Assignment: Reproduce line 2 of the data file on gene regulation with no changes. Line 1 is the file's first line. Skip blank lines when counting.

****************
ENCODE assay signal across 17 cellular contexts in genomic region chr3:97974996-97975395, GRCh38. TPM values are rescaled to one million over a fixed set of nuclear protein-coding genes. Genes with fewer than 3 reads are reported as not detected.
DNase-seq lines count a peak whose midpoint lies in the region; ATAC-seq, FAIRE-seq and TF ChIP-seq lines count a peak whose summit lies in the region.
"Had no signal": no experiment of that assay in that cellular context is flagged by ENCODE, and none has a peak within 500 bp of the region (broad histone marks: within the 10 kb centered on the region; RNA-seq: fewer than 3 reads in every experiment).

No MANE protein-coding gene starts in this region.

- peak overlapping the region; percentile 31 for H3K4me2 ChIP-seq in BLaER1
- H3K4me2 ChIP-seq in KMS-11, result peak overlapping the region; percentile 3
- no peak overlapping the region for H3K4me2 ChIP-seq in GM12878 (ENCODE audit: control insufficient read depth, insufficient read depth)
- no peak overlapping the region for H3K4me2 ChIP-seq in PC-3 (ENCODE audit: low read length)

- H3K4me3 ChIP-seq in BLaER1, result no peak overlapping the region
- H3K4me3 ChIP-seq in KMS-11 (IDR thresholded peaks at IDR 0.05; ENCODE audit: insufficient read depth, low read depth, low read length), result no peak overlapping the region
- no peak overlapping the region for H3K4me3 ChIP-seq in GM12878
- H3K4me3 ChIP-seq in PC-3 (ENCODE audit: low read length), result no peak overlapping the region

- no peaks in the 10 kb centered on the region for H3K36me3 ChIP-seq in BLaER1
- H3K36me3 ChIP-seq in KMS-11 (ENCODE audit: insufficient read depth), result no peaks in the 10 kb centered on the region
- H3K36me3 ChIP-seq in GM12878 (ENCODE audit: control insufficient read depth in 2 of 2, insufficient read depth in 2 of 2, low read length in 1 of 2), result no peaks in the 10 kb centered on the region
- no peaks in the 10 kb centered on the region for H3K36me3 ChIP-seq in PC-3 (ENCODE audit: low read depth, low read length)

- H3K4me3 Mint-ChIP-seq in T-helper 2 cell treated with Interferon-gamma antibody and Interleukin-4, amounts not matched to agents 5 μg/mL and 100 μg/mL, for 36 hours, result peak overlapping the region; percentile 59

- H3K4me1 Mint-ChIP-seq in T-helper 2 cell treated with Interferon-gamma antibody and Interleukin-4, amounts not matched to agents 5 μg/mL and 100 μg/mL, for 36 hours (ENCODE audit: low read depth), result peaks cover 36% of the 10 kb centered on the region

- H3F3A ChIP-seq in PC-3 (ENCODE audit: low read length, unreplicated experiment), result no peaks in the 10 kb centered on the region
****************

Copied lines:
DNase-seq lines count a peak whose midpoint lies in the region; ATAC-seq, FAIRE-seq and TF ChIP-seq lines count a peak whose summit lies in the region.